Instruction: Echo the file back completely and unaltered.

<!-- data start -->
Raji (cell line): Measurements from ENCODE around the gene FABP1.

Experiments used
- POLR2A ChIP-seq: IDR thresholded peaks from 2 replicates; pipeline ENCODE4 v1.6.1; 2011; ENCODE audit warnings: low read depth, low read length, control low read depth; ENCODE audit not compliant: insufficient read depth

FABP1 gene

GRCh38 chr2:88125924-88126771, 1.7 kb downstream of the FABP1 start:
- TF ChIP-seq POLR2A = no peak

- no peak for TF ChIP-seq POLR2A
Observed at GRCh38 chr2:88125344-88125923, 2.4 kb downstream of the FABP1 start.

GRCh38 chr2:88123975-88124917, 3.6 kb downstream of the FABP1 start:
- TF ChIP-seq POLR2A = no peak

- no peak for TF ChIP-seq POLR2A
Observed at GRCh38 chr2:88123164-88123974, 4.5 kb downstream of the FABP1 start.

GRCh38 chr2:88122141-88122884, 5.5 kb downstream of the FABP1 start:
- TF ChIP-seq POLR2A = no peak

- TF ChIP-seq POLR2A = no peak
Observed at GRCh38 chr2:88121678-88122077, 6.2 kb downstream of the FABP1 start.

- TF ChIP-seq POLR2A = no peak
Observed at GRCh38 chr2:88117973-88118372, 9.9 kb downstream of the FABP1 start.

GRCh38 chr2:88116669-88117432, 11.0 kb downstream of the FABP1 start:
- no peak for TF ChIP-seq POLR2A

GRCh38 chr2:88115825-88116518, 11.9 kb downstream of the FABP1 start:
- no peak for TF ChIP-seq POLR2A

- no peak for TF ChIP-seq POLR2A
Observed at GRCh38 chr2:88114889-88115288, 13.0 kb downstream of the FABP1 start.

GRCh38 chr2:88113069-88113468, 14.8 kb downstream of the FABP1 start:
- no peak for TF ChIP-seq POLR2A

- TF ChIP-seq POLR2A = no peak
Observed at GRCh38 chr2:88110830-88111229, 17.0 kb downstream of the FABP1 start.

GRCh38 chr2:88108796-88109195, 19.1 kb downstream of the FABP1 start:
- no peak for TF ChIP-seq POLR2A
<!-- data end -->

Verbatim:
Raji (cell line): Measurements from ENCODE around the gene FABP1.

Experiments used
- POLR2A ChIP-seq: IDR thresholded peaks from 2 replicates; pipeline ENCODE4 v1.6.1; 2011; ENCODE audit warnings: low read depth, low read length, control low read depth; ENCODE audit not compliant: insufficient read depth

FABP1 gene

GRCh38 chr2:88125924-88126771, 1.7 kb downstream of the FABP1 start:
- TF ChIP-seq POLR2A = no peak

- no peak for TF ChIP-seq POLR2A
Observed at GRCh38 chr2:88125344-88125923, 2.4 kb downstream of the FABP1 start.

GRCh38 chr2:88123975-88124917, 3.6 kb downstream of the FABP1 start:
- TF ChIP-seq POLR2A = no peak

- no peak for TF ChIP-seq POLR2A
Observed at GRCh38 chr2:88123164-88123974, 4.5 kb downstream of the FABP1 start.

GRCh38 chr2:88122141-88122884, 5.5 kb downstream of the FABP1 start:
- TF ChIP-seq POLR2A = no peak

- TF ChIP-seq POLR2A = no peak
Observed at GRCh38 chr2:88121678-88122077, 6.2 kb downstream of the FABP1 start.

- TF ChIP-seq POLR2A = no peak
Observed at GRCh38 chr2:88117973-88118372, 9.9 kb downstream of the FABP1 start.

GRCh38 chr2:88116669-88117432, 11.0 kb downstream of the FABP1 start:
- no peak for TF ChIP-seq POLR2A

GRCh38 chr2:88115825-88116518, 11.9 kb downstream of the FABP1 start:
- no peak for TF ChIP-seq POLR2A

- no peak for TF ChIP-seq POLR2A
Observed at GRCh38 chr2:88114889-88115288, 13.0 kb downstream of the FABP1 start.

GRCh38 chr2:88113069-88113468, 14.8 kb downstream of the FABP1 start:
- no peak for TF ChIP-seq POLR2A

- TF ChIP-seq POLR2A = no peak
Observed at GRCh38 chr2:88110830-88111229, 17.0 kb downstream of the FABP1 start.

GRCh38 chr2:88108796-88109195, 19.1 kb downstream of the FABP1 start:
- no peak for TF ChIP-seq POLR2A